Dealing with Disappointment

Dissapointment can feel like a visceral hurt. Yet, some people gulp and move on. Meanwhile others are hobbled in their efforts to surmount it. At the heart of one’s ability, or lack thereof to simply move on is expectation, the crux of it all. Disappointment frustrates, hurts, or hobbles in direct ratio to how much our expectations were violated. High expectations being dashed hurts much more than medium or minimal ones being crushed. Interestingly, even successful people can feel disappointed if deep down there was a sense that success was not deserved. Disappointment is so uncomfortable we all seek to avoid it. This can lead to tweaking our individual bar up or down, in an effort to not have too aim high, or conversely be so perfect we avoid ever falling short. Neither method is truly useful. We may also blame others, or decide that we cannot succeed because we are innately lacking. Again, these are poor solutions. The best solution is to access what our expectations were when we fail and be reasonable with ourselves regarding whether our expectations made sense. And having done so, move on with a better skill-set for next time.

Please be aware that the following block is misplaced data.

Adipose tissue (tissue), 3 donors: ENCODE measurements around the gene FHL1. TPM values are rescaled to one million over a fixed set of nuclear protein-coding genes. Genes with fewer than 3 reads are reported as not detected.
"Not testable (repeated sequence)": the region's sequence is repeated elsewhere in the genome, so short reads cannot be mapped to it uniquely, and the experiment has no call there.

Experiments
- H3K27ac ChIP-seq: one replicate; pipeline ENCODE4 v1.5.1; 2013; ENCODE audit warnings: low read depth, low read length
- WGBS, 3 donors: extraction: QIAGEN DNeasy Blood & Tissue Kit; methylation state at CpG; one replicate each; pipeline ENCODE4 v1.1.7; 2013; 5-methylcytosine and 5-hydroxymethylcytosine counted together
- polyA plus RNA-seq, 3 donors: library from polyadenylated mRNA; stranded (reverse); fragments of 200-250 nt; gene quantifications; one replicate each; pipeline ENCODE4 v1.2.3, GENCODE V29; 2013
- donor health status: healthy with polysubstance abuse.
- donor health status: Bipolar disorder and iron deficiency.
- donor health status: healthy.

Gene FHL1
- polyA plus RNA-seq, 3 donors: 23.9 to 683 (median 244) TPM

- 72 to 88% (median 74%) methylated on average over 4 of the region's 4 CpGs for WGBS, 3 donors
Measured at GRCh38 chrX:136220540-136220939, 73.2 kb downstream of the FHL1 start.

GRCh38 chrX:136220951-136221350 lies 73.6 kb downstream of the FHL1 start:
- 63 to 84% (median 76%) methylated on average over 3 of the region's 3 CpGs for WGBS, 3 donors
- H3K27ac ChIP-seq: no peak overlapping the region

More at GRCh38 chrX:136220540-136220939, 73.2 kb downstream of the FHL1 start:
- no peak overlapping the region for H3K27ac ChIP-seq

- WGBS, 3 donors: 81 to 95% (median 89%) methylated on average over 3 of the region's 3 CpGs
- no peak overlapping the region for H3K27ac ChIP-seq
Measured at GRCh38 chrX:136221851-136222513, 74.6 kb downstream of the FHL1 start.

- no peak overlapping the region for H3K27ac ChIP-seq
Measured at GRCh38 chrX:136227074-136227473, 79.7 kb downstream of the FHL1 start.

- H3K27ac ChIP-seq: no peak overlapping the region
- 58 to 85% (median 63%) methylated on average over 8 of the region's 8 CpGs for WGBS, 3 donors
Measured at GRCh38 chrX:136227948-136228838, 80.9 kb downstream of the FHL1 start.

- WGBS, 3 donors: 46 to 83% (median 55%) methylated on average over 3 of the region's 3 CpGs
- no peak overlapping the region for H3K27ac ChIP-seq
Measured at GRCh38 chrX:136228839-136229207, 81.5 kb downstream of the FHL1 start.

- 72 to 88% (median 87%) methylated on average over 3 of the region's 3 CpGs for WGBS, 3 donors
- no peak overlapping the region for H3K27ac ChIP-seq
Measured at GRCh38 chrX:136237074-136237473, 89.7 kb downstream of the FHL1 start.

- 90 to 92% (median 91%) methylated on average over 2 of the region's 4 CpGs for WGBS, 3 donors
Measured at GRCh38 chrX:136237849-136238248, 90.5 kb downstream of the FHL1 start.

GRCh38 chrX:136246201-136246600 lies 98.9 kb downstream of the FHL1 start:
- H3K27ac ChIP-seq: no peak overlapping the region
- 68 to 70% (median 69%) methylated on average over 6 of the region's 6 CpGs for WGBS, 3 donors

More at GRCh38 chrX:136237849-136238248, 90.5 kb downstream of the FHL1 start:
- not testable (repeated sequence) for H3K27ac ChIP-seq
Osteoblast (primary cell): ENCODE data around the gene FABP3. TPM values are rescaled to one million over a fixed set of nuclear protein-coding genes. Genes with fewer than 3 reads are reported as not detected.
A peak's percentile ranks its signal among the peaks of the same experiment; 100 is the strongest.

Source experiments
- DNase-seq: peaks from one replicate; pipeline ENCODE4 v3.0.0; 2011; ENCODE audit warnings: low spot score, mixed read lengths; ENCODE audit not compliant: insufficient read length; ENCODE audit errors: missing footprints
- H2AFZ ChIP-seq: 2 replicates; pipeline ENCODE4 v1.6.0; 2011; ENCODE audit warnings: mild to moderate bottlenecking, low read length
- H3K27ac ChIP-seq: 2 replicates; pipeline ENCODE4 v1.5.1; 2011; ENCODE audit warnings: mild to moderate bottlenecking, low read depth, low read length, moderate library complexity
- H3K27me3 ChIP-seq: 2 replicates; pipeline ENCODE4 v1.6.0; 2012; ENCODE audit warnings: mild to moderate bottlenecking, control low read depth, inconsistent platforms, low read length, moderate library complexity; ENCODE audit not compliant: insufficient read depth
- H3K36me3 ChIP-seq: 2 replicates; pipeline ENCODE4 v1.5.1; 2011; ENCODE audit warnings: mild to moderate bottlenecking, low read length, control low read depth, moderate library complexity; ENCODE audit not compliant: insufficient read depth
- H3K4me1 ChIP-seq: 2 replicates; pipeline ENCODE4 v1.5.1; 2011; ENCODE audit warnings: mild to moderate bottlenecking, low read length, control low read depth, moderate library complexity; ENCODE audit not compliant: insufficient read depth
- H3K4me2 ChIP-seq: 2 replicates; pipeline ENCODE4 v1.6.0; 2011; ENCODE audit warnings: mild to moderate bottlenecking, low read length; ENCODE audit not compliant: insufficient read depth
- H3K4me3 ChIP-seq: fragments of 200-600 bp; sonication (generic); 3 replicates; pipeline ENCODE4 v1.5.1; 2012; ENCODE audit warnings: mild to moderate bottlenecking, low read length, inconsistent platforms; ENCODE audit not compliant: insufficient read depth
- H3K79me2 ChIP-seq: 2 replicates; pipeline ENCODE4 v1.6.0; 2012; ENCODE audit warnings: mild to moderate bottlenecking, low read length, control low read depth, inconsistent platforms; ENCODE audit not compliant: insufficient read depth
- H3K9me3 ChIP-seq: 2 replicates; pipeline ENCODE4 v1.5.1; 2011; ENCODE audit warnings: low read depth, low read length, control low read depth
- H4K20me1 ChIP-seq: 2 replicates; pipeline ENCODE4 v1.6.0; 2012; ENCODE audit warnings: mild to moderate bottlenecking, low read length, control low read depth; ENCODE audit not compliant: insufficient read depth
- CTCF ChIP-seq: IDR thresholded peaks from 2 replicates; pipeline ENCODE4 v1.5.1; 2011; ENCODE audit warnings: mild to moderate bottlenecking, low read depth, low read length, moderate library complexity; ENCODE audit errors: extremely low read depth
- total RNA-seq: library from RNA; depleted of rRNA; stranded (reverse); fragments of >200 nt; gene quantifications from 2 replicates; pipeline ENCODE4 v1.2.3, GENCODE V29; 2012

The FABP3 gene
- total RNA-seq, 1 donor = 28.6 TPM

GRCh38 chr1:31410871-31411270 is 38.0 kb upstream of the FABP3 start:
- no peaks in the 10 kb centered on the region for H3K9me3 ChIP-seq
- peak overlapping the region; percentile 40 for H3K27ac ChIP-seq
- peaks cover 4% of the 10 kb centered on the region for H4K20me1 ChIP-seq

Reflect on these key points:

  • 1Disappointment can even beleaguer the successful, as some individuals are wracked by a feeling that their success is unearned.
  • 2One way to avoid disappointment is to set the bar for one’s expectations so low it is impossible not to meet it, or avoid leading a pitifully lackluster life.
  • 3Another unrealistic, dysfunctional tack is to set one’s bar unrealistically high, so as to avoid ever failing, which in itself is doomed to failure.

“Someone once said, “Expectation is the root of all heartache.” The quote recognizes that when we experience disappointment, our hopes and expectations are out of line with reality. We all feel this way from time to time. Some of these disappointments will not make much of a difference, but there are also disappointments that can change the course of our lives.”

Read the full story: https://hbr.org/2018/08/dealing-with-disappointment